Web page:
Alcock and Brown crash landed in County Galway.

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It’s commonplace today – but it’s exactly 100 years since the first transatlantic fight.

Two British aviators, Captain John Alcock and Lieutenant Arthur Whitten Brown, landed in County Galway from Newfoundland.

The pioneering airmen battled snowstorms, thick fog and rain in the open cockpit of their modified Vickers Vimy bomber, almost crashing several times.

They wore electrically heated clothing, overalls, fur gloves and fur-lined helmets.


Engineer and historian, Shane Joyce, says they didn’t quite get the welcome they were expecting after crash landing in Galway;

“Alcock got out first and then Brown came out and the Marconi guy said ‘Where are you from?’…and they said ‘We’re Alcock and Brown. Yesterday, we were in America.’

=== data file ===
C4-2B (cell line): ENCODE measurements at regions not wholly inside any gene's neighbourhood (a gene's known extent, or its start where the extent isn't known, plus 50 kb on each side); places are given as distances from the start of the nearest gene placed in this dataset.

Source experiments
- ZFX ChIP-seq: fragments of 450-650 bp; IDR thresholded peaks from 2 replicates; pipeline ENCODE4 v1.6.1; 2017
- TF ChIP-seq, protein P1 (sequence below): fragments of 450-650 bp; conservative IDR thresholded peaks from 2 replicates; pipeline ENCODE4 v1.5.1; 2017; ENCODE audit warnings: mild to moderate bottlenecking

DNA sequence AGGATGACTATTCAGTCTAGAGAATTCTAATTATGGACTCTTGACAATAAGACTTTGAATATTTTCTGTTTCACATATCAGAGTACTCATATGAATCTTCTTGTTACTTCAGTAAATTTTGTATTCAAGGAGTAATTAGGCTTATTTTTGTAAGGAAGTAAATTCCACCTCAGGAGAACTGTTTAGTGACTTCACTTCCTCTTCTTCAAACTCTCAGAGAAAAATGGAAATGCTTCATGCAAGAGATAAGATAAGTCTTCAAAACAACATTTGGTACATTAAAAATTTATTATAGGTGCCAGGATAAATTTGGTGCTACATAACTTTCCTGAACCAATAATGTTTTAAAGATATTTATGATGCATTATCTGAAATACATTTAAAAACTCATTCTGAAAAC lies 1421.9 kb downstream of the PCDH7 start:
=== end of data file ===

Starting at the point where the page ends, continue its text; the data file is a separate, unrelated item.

People laughed, thinking they were joking.”


Captain Alcock’s nephew, Group Captain Tony Alcock, says the men made a great pairing:

“At one stage, Alcock had lost complete control…they just broke cloud, didn’t know whether they were upside down or not, they saw the sea, and he just managed to save them from crashing into the sea by his wit and skill and pure strength.”